The Damien-Hirst-giant-squid connection

So, a bunch of fisherman caught this huge, 28-foot giant squid off the coast of the Falkland Island, and London’s Natural History Museum decided to put it on display. As the BBC reports, they had quite a time figuring out how to present the briny beast. It turns out it’s pretty hard to defrost a giant squid: It’s hard to time the pacing of the warm-up so the thin little tentacles don’t rot while waiting for the thick mantle to defrost.

But once the thing is de-iced, there’s an even thornier curatorial challenge: Where do you get a tank big enough — and weirdly-shaped enough — to hold a creature that is as long as a bus but thin as a human?

They called Damien Hirst, the British shock-jock artist famous for producing big icky installations of entire animals (sharks, horses) sliced like salami:

“We contacted Damien Hirst’s group after seeing their animals preserved in formalin. They put us in touch with a company who could make these tanks,” explained Mr Ablett.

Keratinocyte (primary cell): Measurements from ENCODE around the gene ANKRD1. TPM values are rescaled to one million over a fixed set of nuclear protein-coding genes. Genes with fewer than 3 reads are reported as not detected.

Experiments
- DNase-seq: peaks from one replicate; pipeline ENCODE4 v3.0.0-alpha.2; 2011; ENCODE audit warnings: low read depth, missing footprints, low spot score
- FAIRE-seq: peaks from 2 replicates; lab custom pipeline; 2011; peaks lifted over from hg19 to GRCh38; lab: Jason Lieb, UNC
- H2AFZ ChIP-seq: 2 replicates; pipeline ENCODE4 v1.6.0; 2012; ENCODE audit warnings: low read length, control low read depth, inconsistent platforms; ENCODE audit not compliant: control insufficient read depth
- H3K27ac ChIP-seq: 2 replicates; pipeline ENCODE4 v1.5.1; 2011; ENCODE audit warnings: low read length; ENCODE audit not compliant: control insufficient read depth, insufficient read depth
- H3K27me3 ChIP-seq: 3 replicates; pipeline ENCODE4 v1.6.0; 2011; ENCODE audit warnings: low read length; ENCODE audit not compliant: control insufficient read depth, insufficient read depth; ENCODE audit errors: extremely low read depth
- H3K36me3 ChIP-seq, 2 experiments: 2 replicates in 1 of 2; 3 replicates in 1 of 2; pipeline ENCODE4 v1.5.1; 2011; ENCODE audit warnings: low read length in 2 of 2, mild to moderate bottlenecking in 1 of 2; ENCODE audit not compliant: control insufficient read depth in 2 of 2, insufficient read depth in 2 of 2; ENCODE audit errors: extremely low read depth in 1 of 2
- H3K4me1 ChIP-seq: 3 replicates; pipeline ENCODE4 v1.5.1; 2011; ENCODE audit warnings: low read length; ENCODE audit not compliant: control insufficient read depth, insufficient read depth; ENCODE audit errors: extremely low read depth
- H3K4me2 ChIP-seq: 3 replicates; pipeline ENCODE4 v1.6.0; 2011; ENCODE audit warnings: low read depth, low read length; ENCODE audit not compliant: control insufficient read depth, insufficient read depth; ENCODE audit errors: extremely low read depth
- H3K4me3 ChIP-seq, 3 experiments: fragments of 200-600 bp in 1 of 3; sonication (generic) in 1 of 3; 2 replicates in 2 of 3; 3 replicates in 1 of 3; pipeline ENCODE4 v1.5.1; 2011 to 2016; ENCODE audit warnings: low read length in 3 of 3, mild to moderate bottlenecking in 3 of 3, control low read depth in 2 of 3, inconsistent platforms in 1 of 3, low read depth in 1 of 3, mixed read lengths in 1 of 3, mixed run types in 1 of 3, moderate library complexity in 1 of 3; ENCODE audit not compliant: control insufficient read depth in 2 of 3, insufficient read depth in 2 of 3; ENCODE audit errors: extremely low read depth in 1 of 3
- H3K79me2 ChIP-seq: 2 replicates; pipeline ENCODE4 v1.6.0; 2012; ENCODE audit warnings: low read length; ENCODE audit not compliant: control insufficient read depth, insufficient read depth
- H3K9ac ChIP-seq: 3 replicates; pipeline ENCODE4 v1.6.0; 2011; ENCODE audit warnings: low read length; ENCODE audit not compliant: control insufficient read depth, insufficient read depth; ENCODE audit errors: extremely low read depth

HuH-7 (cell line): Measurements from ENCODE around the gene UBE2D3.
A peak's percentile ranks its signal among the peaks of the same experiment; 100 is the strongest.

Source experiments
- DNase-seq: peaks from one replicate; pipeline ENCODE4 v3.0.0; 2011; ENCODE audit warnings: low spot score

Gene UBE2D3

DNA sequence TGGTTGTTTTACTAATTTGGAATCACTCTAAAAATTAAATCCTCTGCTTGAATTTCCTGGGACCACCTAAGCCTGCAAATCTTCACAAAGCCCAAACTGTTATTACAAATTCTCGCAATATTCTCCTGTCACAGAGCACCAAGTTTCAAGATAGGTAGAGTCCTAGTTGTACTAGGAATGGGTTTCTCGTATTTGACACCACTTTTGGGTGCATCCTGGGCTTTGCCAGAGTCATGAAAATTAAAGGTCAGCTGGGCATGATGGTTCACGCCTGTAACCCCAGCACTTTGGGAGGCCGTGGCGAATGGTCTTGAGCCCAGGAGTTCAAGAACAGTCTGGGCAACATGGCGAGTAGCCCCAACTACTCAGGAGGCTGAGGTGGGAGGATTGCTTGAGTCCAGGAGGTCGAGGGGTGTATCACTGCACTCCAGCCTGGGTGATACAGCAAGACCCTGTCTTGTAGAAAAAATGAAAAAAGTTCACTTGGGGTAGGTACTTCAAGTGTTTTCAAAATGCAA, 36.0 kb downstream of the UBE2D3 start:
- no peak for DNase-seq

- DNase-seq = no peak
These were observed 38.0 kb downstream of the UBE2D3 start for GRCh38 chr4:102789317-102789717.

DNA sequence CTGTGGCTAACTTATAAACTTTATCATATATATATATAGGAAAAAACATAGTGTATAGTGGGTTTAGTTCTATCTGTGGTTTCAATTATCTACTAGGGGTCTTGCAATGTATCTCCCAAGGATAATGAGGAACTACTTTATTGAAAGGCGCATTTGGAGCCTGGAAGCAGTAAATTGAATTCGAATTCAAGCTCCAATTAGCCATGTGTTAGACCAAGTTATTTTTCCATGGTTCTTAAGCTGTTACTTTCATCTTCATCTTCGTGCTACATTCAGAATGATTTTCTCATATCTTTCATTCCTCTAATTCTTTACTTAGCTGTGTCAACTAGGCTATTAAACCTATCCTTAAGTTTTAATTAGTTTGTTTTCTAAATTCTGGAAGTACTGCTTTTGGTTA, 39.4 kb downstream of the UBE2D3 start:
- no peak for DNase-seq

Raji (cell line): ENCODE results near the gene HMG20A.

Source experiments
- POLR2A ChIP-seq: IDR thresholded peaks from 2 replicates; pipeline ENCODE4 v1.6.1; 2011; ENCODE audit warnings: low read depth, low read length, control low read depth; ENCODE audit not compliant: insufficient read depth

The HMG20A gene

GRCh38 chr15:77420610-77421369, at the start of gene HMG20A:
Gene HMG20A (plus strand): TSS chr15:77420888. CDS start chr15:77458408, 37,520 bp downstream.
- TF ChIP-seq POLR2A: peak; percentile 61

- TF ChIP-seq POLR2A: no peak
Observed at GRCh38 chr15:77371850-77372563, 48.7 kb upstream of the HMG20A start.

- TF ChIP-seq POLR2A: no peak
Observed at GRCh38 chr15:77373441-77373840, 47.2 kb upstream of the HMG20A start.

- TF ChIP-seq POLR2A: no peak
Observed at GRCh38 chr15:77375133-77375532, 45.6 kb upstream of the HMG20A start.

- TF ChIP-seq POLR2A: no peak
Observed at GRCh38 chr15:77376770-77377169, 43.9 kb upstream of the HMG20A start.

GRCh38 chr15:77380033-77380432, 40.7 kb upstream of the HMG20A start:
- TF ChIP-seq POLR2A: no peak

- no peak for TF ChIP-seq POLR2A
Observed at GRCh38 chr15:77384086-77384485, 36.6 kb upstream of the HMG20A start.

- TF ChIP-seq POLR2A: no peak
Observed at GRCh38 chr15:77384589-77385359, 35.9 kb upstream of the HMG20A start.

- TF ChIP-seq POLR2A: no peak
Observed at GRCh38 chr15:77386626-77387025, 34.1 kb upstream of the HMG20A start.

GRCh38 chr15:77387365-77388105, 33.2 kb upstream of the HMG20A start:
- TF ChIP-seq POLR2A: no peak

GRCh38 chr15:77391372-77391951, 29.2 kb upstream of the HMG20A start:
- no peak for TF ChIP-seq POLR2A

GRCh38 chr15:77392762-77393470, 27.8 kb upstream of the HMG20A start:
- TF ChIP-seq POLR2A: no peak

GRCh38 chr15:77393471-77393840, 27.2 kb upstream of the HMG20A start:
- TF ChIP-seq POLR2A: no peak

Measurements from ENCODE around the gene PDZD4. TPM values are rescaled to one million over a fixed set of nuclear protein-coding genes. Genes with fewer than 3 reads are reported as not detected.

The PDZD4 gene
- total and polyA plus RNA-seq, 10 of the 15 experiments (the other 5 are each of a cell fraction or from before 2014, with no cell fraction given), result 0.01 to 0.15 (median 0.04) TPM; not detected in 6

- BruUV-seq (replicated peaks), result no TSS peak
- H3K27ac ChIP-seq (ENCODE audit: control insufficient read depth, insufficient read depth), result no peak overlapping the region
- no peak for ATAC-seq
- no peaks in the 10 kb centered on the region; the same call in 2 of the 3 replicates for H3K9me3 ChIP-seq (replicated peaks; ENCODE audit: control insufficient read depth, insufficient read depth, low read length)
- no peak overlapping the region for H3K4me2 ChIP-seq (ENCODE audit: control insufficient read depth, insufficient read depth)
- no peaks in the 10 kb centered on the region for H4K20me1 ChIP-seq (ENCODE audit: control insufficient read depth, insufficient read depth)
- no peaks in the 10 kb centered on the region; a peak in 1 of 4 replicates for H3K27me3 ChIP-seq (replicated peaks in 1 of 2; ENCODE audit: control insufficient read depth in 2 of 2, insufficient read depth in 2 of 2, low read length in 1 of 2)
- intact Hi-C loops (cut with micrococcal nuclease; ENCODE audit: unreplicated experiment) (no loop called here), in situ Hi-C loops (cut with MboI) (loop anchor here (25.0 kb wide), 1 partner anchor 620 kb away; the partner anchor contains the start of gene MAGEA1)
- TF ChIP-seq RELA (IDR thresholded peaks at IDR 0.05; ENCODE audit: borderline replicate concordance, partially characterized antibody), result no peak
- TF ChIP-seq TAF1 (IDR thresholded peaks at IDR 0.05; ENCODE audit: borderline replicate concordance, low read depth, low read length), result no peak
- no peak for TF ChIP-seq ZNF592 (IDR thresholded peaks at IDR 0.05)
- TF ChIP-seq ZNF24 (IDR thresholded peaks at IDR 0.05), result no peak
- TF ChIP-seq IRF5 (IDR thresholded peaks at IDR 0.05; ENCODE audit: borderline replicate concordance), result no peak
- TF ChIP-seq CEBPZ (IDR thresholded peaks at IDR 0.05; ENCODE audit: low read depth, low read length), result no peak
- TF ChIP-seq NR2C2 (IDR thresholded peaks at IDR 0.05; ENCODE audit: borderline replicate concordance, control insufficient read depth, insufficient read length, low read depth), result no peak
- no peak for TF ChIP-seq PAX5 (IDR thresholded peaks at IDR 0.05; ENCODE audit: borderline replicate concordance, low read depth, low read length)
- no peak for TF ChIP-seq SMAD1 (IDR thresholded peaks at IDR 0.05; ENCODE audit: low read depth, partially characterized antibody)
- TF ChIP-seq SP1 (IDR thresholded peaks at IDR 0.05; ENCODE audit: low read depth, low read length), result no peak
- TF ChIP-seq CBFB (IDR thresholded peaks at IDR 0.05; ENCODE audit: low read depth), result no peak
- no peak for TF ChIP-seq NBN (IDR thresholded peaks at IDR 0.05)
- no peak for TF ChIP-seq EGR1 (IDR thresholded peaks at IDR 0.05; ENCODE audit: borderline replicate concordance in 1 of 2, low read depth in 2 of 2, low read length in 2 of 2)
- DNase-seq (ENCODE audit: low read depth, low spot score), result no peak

The squid now resides in a glass tank, filled to the brim with preservative solution, and is one of 22 million specimens that can be seen as part of the behind-the-scenes Darwin Centre tour of the Natural History Museum.

(Thanks to Debbie Chachra and Will Hanisko for this one!)

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I'm Clive Thompson, the author of Smarter Than You Think: How Technology is Changing Our Minds for the Better (Penguin Press). You can order the book now at Amazon, Barnes and Noble, Powells, Indiebound, or through your local bookstore! I'm also a contributing writer for the New York Times Magazine and a columnist for Wired magazine. Email is here or ping me via the antiquated form of AOL IM (pomeranian99).

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